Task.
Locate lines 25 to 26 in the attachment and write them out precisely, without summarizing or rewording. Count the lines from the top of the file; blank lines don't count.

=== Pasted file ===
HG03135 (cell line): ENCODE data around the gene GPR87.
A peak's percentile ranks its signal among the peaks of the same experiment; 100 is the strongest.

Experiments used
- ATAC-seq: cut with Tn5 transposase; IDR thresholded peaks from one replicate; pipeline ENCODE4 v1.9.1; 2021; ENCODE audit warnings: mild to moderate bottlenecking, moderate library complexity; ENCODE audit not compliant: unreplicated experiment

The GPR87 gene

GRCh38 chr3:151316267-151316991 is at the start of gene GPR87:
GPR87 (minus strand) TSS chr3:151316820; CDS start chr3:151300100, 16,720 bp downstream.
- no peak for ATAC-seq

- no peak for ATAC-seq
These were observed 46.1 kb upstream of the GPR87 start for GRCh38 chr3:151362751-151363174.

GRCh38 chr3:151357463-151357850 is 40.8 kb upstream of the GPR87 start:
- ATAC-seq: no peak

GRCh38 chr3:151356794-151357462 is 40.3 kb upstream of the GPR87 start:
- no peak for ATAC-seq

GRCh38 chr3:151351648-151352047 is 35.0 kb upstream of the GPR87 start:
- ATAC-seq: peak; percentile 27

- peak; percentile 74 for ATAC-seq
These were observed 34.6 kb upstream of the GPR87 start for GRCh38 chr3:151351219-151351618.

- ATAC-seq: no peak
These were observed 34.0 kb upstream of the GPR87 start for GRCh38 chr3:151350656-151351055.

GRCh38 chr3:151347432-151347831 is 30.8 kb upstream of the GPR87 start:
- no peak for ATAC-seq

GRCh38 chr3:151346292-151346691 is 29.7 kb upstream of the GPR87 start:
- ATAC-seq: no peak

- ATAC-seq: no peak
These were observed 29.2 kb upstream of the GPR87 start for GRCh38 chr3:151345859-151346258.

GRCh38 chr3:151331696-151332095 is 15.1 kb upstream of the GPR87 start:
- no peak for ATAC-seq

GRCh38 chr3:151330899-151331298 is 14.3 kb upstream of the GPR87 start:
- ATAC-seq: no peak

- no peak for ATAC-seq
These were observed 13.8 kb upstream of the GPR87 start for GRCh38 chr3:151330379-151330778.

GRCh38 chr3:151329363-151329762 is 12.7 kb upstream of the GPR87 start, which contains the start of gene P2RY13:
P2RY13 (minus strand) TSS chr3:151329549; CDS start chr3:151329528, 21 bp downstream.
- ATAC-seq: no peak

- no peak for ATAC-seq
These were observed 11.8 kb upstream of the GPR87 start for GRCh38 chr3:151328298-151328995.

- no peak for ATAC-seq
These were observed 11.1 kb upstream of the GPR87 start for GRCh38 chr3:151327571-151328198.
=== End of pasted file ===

- ATAC-seq: no peak
These were observed 29.2 kb upstream of the GPR87 start for GRCh38 chr3:151345859-151346258.